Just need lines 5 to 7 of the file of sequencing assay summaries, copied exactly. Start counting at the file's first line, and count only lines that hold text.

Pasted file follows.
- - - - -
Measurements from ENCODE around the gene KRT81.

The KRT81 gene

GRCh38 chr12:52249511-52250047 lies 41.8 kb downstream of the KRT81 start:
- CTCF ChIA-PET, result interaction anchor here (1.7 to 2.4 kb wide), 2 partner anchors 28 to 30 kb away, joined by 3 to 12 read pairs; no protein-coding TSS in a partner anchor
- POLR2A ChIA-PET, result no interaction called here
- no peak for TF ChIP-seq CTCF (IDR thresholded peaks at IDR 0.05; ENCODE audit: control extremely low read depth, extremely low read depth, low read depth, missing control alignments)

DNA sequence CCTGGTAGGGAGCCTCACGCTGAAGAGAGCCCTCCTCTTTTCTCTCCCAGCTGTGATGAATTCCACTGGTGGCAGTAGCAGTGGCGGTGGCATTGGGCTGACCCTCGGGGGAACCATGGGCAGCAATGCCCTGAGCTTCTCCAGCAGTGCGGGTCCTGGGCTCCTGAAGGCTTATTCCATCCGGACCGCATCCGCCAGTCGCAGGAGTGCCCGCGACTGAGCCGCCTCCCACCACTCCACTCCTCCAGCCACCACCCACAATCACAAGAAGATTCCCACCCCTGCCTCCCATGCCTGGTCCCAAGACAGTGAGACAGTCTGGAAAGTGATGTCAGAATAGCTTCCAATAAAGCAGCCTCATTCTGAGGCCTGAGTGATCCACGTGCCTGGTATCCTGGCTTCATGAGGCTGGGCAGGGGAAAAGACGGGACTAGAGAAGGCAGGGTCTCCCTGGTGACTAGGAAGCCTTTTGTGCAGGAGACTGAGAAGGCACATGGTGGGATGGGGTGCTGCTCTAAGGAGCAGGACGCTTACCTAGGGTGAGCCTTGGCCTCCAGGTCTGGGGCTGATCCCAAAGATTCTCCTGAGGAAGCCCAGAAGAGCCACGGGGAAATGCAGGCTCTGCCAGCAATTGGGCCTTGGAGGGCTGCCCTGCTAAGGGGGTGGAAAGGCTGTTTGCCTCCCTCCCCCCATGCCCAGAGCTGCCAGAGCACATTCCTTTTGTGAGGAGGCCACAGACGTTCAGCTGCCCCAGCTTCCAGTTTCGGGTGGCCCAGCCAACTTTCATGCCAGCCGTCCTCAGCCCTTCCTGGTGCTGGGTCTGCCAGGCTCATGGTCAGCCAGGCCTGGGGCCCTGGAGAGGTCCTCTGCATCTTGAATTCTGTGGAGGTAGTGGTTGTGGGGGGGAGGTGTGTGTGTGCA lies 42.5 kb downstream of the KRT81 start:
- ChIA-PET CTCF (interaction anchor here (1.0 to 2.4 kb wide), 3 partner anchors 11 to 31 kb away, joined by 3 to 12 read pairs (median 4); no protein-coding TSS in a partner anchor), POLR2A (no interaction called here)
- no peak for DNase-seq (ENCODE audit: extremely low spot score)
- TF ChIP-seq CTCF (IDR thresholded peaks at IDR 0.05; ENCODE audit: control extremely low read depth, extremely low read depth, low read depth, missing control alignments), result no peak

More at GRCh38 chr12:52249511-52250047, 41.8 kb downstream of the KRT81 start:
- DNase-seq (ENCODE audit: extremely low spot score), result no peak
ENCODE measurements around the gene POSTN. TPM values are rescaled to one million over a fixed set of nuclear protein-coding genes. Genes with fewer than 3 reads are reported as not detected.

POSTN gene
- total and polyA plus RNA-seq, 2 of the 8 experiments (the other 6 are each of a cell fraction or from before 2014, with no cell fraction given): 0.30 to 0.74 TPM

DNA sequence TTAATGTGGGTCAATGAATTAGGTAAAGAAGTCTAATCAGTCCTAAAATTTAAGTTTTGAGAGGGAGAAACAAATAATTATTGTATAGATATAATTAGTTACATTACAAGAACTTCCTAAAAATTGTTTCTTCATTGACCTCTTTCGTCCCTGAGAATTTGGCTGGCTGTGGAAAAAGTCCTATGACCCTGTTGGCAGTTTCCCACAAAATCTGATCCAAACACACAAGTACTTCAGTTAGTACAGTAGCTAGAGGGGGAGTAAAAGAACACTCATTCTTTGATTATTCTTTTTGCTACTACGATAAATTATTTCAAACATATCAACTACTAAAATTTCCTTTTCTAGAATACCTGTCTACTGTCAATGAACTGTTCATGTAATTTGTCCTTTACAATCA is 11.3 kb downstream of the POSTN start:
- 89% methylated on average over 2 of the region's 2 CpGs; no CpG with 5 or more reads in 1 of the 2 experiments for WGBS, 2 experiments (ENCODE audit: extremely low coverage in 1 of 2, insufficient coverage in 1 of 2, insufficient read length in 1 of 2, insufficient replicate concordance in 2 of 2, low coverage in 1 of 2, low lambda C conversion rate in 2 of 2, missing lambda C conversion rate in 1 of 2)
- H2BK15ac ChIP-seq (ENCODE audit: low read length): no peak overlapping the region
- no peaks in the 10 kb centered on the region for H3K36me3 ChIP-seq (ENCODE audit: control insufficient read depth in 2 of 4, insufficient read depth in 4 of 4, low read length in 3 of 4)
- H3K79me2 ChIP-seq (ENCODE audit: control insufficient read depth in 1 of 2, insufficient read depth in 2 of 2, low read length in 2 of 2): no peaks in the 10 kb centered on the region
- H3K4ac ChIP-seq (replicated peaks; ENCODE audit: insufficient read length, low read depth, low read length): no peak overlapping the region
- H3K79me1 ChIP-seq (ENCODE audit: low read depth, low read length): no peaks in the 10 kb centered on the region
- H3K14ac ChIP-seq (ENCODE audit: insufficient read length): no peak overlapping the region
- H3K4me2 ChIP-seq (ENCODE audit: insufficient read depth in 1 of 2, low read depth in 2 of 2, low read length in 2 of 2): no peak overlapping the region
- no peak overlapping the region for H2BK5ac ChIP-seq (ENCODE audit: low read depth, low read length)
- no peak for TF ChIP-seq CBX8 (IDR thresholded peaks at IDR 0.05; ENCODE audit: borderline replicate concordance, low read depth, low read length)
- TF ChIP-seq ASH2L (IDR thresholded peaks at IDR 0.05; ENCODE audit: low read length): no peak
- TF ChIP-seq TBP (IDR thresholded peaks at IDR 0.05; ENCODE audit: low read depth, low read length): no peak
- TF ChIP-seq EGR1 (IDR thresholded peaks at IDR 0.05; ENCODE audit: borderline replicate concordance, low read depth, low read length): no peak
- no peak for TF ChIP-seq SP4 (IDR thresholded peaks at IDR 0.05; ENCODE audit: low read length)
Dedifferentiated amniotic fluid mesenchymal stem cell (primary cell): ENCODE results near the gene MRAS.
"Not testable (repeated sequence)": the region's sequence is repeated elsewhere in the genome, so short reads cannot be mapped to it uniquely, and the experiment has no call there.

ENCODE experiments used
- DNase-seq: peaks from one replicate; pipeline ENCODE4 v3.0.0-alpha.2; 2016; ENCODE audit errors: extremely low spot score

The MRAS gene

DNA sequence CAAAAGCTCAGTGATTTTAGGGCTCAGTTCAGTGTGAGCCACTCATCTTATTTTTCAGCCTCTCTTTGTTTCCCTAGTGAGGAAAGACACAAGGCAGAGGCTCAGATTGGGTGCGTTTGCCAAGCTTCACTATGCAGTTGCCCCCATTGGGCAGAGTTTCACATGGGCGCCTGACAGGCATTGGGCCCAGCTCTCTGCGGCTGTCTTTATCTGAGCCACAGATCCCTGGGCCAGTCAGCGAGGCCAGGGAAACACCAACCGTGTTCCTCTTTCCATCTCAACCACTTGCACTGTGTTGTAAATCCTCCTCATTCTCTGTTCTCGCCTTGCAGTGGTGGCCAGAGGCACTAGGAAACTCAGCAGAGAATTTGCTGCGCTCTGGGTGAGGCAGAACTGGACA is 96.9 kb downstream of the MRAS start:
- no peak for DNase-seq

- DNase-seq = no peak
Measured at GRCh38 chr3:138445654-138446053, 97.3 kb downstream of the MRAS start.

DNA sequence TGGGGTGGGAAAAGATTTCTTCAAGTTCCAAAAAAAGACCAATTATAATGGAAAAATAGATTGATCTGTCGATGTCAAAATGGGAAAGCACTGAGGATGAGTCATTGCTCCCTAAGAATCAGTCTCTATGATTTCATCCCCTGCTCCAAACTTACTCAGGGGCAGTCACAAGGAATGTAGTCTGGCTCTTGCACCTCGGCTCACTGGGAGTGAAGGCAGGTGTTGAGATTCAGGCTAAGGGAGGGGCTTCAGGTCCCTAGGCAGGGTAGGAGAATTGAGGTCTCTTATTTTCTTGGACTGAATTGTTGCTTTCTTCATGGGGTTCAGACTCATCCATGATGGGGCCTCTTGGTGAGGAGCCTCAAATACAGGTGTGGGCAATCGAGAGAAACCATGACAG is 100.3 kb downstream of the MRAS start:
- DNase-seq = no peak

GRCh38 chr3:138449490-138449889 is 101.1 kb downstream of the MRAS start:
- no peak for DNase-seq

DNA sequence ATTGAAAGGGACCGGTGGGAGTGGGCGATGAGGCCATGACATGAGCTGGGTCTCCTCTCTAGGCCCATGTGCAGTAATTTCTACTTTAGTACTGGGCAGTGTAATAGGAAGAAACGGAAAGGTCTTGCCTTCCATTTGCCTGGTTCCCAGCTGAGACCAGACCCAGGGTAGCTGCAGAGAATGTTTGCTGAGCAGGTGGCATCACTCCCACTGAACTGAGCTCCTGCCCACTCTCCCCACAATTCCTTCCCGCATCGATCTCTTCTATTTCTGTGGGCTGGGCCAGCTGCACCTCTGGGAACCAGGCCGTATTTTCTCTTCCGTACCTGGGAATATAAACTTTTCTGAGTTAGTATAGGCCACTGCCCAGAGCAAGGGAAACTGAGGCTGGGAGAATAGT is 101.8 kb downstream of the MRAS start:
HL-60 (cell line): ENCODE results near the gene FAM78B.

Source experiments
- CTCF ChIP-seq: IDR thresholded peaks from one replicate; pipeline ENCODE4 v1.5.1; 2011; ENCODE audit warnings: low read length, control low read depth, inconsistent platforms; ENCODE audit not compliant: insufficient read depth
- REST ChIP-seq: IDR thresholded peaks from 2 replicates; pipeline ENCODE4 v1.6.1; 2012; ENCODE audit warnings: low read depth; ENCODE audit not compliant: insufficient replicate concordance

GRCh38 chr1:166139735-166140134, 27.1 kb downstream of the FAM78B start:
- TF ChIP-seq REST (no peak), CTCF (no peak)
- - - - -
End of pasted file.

- POLR2A ChIA-PET, result no interaction called here
- no peak for TF ChIP-seq CTCF (IDR thresholded peaks at IDR 0.05; ENCODE audit: control extremely low read depth, extremely low read depth, low read depth, missing control alignments)

DNA sequence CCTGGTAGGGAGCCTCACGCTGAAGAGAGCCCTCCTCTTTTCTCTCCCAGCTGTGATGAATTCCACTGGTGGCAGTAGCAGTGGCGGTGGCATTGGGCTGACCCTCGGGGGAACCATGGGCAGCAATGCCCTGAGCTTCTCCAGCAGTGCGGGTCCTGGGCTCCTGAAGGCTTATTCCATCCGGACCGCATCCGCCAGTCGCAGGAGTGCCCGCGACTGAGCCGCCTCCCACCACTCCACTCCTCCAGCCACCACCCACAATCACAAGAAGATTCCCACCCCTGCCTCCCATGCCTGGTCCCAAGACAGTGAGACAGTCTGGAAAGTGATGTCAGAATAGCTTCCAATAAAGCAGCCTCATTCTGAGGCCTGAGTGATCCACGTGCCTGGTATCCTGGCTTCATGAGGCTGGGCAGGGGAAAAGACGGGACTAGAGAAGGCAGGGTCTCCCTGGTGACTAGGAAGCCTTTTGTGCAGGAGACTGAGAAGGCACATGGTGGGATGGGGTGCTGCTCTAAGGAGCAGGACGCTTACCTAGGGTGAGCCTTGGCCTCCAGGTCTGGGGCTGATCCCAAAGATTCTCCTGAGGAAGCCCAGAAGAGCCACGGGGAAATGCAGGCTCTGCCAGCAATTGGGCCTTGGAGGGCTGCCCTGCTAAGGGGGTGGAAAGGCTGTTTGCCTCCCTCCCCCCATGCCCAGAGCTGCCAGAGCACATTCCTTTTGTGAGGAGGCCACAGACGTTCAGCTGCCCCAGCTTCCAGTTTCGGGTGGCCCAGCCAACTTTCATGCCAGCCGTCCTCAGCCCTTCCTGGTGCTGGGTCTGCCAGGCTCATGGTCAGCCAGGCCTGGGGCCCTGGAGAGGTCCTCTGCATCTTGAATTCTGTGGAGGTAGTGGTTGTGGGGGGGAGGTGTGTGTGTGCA lies 42.5 kb downstream of the KRT81 start: